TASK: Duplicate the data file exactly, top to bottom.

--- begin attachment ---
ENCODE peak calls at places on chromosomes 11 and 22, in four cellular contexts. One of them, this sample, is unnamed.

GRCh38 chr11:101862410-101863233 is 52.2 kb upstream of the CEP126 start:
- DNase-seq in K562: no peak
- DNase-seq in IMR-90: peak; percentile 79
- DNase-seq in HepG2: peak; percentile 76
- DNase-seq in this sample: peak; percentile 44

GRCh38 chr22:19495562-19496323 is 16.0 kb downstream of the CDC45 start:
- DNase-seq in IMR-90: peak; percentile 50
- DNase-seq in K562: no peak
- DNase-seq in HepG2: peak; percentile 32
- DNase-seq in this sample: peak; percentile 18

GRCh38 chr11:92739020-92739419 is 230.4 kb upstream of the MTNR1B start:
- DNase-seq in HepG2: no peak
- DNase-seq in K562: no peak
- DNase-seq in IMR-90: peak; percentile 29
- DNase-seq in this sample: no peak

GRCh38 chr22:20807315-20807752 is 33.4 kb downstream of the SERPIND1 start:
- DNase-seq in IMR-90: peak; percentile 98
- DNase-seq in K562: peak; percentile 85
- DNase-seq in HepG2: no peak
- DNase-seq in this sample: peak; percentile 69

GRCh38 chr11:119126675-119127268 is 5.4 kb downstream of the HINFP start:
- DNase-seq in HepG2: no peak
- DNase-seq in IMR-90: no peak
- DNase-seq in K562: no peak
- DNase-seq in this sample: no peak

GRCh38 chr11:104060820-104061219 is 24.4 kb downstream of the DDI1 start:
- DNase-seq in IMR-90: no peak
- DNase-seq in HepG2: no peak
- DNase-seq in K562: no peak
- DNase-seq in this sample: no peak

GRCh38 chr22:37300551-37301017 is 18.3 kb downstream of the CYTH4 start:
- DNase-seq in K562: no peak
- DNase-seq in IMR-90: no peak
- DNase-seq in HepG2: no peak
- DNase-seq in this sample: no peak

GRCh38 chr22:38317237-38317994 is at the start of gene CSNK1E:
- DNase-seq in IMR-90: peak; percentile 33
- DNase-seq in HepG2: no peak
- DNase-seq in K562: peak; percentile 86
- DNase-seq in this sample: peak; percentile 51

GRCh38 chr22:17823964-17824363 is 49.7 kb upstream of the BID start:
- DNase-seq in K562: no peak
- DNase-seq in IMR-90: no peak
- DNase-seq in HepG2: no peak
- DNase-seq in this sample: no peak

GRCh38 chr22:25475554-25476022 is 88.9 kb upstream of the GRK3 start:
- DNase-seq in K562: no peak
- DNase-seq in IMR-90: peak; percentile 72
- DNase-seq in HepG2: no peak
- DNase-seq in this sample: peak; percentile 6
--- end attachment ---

ENCODE peak calls at places on chromosomes 11 and 22, in four cellular contexts. One of them, this sample, is unnamed.

GRCh38 chr11:101862410-101863233 is 52.2 kb upstream of the CEP126 start:
- DNase-seq in K562: no peak
- DNase-seq in IMR-90: peak; percentile 79
- DNase-seq in HepG2: peak; percentile 76
- DNase-seq in this sample: peak; percentile 44

GRCh38 chr22:19495562-19496323 is 16.0 kb downstream of the CDC45 start:
- DNase-seq in IMR-90: peak; percentile 50
- DNase-seq in K562: no peak
- DNase-seq in HepG2: peak; percentile 32
- DNase-seq in this sample: peak; percentile 18

GRCh38 chr11:92739020-92739419 is 230.4 kb upstream of the MTNR1B start:
- DNase-seq in HepG2: no peak
- DNase-seq in K562: no peak
- DNase-seq in IMR-90: peak; percentile 29
- DNase-seq in this sample: no peak

GRCh38 chr22:20807315-20807752 is 33.4 kb downstream of the SERPIND1 start:
- DNase-seq in IMR-90: peak; percentile 98
- DNase-seq in K562: peak; percentile 85
- DNase-seq in HepG2: no peak
- DNase-seq in this sample: peak; percentile 69

GRCh38 chr11:119126675-119127268 is 5.4 kb downstream of the HINFP start:
- DNase-seq in HepG2: no peak
- DNase-seq in IMR-90: no peak
- DNase-seq in K562: no peak
- DNase-seq in this sample: no peak

GRCh38 chr11:104060820-104061219 is 24.4 kb downstream of the DDI1 start:
- DNase-seq in IMR-90: no peak
- DNase-seq in HepG2: no peak
- DNase-seq in K562: no peak
- DNase-seq in this sample: no peak

GRCh38 chr22:37300551-37301017 is 18.3 kb downstream of the CYTH4 start:
- DNase-seq in K562: no peak
- DNase-seq in IMR-90: no peak
- DNase-seq in HepG2: no peak
- DNase-seq in this sample: no peak

GRCh38 chr22:38317237-38317994 is at the start of gene CSNK1E:
- DNase-seq in IMR-90: peak; percentile 33
- DNase-seq in HepG2: no peak
- DNase-seq in K562: peak; percentile 86
- DNase-seq in this sample: peak; percentile 51

GRCh38 chr22:17823964-17824363 is 49.7 kb upstream of the BID start:
- DNase-seq in K562: no peak
- DNase-seq in IMR-90: no peak
- DNase-seq in HepG2: no peak
- DNase-seq in this sample: no peak

GRCh38 chr22:25475554-25476022 is 88.9 kb upstream of the GRK3 start:
- DNase-seq in K562: no peak
- DNase-seq in IMR-90: peak; percentile 72
- DNase-seq in HepG2: no peak
- DNase-seq in this sample: peak; percentile 6